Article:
It’s every Consumer Packaged Goods (CPG) company’s nightmare scenario: after thousands of hours of tireless development, your product launches to market to be met with a resounding “meh.” Only now does it become clear that your product did not address the pain point you sought to alleviate, or worse yet, seeks to fill a hole in the market that never existed in the first place (the USB Pet Rock comes to mind).
Consumer insights are key to developing your newest product concept, but how do you gather them in a manner that guarantees transparent, open and unfiltered thought and feedback? Writing by Design strategic partner Laurie Tema-Lyn, founder and president of Practical Imagination Enterprises, said she feels that no company should endure the sting of an unsuccessful product launch. In January, she provided some insight into one of her favorite innovation tools at the 2019 Qualitative Research Consultants Association (QRCA) Conference in Savannah, Georgia. Her presentation, “Theater Games for Energy, Insight, and Ideas,” was designed to help qualitative researchers get candid consumer insights that lead to results by getting participants out of their comfort zones through improv.
What does improv have to do with product development?
Most of us recognize improv from college campuses, theater stages, or television programs like “Whose Line Is It Anyway?” but the history of this art form dates back to the Great Depression and a woman named Viola Spolin, the creator of “Theater Games.” The rules of theater games are simple: each game or exercise presents participants with a scenario, a problem to solve, and ultimately, a lesson to learn. Her work has proven revolutionary in the fields of theater, education, and business and product development. And one of the basic rules of improv—saying “yes, and” instead of “no, but”—aligns perfectly with the mindset that needs to be present in innovation development. It requires building on an idea instead of crushing one.
Laurie’s presentation at the 2019 QRCA conference highlighted specific examples of when theater games helped to spark energy, find fresh insight, and generate new ideas that provided companies with invaluable consumer insight data.
In one example, Laurie spoke about working with a pharmaceutical company as they developed a new pediatric allergy medication. “They did research and had features they wanted to highlight, but they were all straightforward and pretty typical,” Laurie said. “There wasn’t anything that stood out.”
The group was at a creative standstill which is when Laurie introduced theater games. With a “slice-of-life” scenario role play, she asked two participants to play the roles of mothers watching their children on the playground. “It was a comfort-zone shattering exercise in perspective-taking, empathizing, and most importantly, saying ‘yes, and‘,” Laurie said.
This scenario challenged participants to support one another and build off each other’s ideas instead of cutting off a potential creative lead. Rather than responding to new and challenging ideas with hesitation or outright rejection, Laurie’s use of theater games removed the negativity often present in the brainstorming process, resulting in an open and productive dialog. “They started thinking like the consumer,” Laurie said. “And they identified some really interesting language that didn’t come up earlier.”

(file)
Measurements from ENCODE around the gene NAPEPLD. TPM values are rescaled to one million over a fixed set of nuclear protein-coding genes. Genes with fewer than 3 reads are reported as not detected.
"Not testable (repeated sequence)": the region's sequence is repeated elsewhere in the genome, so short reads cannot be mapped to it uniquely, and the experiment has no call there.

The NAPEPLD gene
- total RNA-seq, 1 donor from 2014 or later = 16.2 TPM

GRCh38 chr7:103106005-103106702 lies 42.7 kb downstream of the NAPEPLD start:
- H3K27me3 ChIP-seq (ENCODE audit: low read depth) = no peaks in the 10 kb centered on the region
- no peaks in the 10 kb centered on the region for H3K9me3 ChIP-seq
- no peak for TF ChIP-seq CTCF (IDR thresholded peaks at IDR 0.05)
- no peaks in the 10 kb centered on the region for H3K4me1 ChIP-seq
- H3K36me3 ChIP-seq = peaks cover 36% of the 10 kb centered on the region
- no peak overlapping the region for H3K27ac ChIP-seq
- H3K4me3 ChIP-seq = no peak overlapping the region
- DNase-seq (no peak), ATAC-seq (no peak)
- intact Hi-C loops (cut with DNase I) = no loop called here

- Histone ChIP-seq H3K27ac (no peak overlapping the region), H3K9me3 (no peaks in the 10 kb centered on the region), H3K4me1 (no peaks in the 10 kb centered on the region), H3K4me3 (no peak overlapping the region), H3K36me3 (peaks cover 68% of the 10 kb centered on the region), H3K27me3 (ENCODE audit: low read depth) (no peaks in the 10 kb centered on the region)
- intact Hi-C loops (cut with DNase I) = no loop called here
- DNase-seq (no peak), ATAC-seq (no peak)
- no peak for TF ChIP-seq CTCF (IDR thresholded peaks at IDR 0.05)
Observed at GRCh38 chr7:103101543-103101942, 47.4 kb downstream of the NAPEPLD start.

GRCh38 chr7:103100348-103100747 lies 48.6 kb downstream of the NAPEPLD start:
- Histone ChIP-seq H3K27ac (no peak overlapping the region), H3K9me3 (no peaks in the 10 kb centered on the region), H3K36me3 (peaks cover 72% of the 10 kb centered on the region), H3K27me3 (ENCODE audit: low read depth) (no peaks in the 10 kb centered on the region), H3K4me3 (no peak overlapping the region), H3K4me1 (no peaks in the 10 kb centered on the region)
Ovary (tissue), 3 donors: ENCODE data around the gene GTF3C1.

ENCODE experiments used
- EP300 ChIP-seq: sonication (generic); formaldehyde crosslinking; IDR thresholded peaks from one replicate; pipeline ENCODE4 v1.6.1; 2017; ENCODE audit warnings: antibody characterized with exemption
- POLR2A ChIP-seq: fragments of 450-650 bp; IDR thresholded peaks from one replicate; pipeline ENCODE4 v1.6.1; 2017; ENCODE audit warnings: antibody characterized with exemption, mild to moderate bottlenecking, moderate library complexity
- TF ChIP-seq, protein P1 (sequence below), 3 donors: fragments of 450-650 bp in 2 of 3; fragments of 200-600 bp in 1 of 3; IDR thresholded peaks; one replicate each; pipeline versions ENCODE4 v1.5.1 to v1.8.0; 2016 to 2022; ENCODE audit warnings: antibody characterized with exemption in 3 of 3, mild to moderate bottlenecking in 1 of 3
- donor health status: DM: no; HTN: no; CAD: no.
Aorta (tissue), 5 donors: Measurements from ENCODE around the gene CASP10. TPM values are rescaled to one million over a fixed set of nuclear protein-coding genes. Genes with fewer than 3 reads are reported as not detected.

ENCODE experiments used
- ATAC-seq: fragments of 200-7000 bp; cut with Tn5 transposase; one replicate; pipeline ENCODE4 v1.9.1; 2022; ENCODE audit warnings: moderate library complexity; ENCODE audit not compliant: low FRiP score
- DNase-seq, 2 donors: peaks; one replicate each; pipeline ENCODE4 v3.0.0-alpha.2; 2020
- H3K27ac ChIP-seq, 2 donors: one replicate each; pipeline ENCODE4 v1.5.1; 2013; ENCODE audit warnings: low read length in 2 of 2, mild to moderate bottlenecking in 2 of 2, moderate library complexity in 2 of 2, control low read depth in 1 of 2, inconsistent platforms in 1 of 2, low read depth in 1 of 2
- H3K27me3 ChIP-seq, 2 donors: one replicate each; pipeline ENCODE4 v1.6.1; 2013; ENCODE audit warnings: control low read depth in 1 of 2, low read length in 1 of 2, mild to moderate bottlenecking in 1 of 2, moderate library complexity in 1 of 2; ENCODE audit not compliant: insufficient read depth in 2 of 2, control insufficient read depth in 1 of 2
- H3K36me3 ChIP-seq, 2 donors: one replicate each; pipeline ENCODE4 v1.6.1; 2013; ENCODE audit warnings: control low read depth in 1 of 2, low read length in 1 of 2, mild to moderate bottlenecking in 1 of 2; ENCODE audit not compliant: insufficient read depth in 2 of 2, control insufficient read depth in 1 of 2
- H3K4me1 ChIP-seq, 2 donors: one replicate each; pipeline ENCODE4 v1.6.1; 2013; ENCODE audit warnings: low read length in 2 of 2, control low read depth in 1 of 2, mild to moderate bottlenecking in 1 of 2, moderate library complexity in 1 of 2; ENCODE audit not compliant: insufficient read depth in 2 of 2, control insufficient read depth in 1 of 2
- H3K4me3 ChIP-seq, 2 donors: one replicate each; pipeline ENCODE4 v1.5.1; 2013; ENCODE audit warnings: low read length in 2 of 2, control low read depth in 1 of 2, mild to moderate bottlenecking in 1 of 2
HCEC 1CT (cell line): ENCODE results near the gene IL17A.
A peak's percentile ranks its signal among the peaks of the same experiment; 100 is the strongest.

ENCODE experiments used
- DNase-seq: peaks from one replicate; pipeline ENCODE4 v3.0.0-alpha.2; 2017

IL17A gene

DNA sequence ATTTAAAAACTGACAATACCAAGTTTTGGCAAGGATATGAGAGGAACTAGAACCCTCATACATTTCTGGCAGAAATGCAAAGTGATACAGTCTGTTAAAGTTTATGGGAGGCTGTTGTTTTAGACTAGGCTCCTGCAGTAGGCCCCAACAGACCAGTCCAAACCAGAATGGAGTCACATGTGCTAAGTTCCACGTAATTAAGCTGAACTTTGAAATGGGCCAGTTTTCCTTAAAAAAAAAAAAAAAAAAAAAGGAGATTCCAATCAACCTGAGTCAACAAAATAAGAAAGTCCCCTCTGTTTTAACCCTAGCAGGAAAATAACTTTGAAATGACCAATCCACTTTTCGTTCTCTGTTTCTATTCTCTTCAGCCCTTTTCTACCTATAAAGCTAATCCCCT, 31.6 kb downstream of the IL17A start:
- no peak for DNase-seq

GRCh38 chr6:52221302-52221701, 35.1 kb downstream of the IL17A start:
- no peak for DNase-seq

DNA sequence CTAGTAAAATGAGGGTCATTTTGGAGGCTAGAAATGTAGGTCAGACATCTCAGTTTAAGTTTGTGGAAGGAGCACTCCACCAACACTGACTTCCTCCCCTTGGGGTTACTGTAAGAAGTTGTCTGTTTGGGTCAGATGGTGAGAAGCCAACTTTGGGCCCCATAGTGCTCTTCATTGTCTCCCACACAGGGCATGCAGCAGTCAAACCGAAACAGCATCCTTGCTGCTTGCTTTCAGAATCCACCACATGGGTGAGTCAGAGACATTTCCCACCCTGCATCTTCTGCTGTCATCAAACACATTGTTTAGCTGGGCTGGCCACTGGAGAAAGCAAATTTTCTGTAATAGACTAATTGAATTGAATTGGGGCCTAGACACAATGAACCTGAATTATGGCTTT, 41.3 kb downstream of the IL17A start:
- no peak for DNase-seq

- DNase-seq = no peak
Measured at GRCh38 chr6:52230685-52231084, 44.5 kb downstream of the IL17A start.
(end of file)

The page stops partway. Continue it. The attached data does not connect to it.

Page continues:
Theater games work wonders for gathering all-important consumer insights, and Fortune 500 companies are discovering the power of putting theater games to work for their product launches.
By fostering mission-critical skills such as confidence, active listening, and workplace positivity, theater games challenge us, according to Laurie, “not to worry about being self-conscious or making a good first impression, but to get out of a self-censoring mode and garner more immediate responses.” Finding just the right solution for your consumers is the first crucial key in developing concepts that’ll sail through testing. Learn more about how we combine just the right people to help you unlock the launch gates faster.
From the back stage to the business board room
Laurie doesn’t consider herself a thespian, but her passion for the creative art is undeniable. After seeing a performance of the musical Hair, Laurie knew she wanted to try her hand at theater but found herself terrified of the process.
“The next year in school I dared myself to break out and try it,” Laurie said. “I took an interpretative reading class, which meant I wasn’t performing a script, but rather reading it in an expressive fashion. I got a standing ovation and decided right there and then, I had to use theater in my career.”
Theater followed Laurie into the professional realm, working first in the advertising industry before pivoting to a consulting agency. Theater games and improv have been part of her professional repertoire in some form or another since 1983.
Laurie’s innovative thinking and tools have proven immeasurably valuable in past innovation sessions conducted jointly with Writing by Design and other strategic partners. Tapping into Laurie’s love of theater and abundant creativity, she never fails to stretch group thinking into innovative, new space. Using theater games, great ideas are only a step away and begin with saying “yes, and.”
With a bachelor’s degree in cinema, screen studies and creative writing and 6+ years of digital and content marketing experience, Dylan Fredette has a passion for narrative storytelling that he brings to everything he creates. Dylan has applied his skill set in multiple industries, writing blog posts, designing print and digital media, and leading video production projects for local, national, and international businesses and brands.